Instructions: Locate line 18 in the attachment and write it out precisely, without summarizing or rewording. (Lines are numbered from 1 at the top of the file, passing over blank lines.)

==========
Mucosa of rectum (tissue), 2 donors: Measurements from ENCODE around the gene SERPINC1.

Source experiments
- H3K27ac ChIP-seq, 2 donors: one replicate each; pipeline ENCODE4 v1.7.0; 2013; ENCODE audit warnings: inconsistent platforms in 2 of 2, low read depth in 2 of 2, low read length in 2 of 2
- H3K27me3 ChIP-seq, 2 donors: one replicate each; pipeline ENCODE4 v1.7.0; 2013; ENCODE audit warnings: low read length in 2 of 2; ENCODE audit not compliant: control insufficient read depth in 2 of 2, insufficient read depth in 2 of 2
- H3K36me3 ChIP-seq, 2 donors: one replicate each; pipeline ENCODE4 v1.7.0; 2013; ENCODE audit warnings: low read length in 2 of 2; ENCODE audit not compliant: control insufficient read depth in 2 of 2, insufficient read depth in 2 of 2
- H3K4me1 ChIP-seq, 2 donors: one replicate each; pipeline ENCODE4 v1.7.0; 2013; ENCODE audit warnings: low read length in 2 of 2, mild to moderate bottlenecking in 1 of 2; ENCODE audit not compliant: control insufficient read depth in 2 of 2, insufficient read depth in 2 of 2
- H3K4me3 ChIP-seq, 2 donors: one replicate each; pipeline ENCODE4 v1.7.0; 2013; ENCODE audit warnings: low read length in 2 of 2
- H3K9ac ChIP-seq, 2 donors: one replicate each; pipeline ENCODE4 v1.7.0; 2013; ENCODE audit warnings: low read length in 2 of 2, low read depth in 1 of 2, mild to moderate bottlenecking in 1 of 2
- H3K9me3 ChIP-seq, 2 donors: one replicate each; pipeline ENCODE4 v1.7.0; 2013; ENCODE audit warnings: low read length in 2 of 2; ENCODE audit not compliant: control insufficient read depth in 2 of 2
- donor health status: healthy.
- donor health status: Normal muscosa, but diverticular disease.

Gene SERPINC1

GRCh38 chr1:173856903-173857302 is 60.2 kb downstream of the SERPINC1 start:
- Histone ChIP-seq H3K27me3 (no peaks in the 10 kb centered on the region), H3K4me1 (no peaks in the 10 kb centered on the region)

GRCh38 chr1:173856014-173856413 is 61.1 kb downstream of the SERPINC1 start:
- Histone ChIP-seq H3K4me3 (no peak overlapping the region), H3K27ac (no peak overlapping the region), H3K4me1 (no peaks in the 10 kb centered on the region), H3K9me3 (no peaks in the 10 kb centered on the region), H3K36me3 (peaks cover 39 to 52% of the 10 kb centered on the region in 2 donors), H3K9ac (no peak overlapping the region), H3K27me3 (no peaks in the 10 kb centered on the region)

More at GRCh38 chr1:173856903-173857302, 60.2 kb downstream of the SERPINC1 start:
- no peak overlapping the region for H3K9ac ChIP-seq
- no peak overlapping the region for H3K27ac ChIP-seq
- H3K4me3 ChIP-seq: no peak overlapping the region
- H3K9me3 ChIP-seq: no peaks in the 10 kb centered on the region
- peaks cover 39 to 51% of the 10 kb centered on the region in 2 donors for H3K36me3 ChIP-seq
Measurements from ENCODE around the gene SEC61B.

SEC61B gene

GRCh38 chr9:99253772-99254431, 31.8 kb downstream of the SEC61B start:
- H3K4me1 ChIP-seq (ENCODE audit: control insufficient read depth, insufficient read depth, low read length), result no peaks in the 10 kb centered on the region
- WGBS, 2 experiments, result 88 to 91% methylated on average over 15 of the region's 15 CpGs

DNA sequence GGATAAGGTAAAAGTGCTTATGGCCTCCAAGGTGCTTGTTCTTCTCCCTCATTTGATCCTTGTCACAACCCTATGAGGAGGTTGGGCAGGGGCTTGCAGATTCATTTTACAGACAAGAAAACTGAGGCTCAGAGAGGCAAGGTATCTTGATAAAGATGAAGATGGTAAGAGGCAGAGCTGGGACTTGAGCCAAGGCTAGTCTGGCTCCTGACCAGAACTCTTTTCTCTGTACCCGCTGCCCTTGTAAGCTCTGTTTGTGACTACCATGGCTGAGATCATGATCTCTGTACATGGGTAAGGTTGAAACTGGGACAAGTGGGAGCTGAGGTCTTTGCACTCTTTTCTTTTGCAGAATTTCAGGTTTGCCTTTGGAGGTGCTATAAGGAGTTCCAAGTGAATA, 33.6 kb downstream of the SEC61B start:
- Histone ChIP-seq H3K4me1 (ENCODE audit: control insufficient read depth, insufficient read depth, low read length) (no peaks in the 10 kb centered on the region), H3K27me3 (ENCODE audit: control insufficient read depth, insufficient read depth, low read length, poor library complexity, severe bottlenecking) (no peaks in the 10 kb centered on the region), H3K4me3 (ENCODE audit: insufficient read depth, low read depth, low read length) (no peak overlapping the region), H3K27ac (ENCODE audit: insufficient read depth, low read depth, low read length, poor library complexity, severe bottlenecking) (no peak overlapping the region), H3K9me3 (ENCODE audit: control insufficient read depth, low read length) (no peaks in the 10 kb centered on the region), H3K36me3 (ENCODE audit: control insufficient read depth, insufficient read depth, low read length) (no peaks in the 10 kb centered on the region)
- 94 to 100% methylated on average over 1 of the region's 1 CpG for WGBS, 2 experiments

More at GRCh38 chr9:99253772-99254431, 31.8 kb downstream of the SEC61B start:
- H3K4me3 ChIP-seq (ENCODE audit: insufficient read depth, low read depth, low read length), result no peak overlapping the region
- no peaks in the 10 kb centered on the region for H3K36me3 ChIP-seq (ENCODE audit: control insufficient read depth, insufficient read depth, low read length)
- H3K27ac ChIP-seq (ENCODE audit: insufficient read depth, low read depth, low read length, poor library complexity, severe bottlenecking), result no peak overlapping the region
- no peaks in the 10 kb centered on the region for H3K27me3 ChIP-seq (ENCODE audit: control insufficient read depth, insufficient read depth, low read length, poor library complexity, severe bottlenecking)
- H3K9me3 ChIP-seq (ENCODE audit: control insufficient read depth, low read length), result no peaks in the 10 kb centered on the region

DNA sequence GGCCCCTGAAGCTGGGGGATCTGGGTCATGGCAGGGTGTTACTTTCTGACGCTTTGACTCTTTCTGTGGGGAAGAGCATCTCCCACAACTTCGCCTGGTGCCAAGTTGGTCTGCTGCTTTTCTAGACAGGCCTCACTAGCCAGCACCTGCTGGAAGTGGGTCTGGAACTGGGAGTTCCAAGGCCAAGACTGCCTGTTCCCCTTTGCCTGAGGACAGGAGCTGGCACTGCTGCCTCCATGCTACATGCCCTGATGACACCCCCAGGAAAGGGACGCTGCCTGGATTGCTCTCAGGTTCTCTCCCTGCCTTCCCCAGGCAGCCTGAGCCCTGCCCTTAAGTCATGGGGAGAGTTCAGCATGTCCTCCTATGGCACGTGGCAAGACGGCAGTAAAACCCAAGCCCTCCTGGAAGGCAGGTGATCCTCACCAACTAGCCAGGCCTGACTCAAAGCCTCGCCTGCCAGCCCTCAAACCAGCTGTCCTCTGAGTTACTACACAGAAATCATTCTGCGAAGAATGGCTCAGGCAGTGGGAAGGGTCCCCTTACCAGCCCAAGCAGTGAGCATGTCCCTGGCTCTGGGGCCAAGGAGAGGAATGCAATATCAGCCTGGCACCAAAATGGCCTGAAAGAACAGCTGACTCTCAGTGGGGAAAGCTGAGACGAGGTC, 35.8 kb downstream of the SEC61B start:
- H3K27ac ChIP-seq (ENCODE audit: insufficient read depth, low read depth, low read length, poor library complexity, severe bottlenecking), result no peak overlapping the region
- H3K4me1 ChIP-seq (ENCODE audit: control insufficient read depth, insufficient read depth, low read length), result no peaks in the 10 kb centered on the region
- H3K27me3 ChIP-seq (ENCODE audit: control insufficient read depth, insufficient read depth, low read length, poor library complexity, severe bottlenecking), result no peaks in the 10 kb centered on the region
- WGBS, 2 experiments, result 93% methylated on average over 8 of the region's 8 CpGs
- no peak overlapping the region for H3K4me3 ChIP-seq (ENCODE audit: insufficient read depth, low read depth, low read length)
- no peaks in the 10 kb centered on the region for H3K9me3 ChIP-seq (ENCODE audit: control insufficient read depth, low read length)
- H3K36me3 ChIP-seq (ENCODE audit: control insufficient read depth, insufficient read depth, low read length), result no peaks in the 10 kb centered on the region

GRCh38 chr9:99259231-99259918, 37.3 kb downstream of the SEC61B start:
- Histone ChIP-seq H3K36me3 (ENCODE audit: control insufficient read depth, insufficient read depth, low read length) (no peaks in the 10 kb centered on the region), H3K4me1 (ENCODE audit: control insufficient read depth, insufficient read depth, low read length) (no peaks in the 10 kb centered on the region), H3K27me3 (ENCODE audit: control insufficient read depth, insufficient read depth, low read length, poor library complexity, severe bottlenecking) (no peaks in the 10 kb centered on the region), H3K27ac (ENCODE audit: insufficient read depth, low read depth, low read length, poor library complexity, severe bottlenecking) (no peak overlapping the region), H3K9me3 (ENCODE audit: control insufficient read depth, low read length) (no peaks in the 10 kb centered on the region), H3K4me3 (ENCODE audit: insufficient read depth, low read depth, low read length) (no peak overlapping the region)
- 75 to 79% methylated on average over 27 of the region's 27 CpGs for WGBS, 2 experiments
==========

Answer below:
- no peak overlapping the region for H3K9ac ChIP-seq